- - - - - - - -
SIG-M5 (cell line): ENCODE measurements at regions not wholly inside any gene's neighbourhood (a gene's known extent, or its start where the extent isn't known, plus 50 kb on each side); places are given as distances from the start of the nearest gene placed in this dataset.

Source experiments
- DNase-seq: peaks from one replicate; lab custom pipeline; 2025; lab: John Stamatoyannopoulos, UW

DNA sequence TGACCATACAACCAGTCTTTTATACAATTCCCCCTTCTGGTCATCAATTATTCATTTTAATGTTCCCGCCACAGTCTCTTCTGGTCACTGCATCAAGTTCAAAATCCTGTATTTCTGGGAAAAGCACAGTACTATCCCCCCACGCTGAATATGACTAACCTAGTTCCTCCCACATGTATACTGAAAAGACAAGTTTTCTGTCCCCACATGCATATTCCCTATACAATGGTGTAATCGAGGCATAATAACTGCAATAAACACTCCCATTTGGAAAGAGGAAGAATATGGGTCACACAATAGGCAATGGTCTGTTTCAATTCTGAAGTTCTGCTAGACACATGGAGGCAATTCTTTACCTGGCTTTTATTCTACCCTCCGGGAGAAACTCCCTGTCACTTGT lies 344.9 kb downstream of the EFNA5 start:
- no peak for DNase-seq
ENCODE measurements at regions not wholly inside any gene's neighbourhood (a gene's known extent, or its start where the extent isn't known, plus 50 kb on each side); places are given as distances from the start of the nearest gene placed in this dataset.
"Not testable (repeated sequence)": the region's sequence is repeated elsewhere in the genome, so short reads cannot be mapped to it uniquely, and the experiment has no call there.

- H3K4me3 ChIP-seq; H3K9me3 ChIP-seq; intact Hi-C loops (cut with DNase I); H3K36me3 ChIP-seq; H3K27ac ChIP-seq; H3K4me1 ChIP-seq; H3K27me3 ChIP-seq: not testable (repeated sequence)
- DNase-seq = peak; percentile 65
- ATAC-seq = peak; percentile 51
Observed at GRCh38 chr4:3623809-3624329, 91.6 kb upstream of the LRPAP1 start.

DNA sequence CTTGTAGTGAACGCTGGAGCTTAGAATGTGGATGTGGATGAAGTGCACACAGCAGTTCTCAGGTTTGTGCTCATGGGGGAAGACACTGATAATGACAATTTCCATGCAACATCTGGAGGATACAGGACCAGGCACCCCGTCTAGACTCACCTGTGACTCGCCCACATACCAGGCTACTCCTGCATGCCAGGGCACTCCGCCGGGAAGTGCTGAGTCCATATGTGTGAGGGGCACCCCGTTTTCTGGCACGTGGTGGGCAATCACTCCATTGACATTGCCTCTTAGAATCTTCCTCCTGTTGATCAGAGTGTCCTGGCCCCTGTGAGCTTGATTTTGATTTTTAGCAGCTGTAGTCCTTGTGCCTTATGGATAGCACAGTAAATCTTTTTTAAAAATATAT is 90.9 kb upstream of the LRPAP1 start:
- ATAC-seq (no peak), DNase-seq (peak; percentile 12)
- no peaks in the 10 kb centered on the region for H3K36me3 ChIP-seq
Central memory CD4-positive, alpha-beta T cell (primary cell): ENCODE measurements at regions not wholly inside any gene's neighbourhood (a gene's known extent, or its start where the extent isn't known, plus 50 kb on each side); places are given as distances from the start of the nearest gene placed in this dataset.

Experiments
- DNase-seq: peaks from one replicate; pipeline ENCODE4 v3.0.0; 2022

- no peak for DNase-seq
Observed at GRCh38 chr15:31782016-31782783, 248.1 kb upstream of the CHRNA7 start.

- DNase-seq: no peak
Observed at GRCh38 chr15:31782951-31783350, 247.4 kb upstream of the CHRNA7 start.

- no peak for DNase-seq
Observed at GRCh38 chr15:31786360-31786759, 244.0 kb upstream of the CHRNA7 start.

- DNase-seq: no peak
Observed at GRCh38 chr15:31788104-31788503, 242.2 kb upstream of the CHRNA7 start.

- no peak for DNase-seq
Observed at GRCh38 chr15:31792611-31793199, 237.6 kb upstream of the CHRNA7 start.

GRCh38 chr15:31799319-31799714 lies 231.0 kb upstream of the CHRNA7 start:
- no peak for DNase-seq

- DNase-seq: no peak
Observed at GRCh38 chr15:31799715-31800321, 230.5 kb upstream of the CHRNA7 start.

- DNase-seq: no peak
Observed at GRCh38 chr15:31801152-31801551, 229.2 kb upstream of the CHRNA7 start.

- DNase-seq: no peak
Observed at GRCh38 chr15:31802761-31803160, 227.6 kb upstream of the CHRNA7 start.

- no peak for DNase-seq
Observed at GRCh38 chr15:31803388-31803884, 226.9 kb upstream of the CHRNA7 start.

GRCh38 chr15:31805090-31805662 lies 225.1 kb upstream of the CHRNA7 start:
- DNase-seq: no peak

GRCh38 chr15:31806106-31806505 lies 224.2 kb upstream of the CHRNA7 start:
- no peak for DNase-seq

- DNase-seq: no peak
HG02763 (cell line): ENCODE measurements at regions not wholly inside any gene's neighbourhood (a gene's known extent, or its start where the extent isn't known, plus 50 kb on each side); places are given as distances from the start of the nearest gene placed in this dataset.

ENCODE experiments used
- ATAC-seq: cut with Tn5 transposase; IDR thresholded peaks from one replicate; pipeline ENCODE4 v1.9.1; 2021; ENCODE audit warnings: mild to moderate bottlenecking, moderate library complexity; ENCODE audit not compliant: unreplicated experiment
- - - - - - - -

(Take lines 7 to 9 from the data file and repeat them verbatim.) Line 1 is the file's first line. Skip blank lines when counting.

"Not testable (repeated sequence)": the region's sequence is repeated elsewhere in the genome, so short reads cannot be mapped to it uniquely, and the experiment has no call there.

- H3K4me3 ChIP-seq; H3K9me3 ChIP-seq; intact Hi-C loops (cut with DNase I); H3K36me3 ChIP-seq; H3K27ac ChIP-seq; H3K4me1 ChIP-seq; H3K27me3 ChIP-seq: not testable (repeated sequence)
- DNase-seq = peak; percentile 65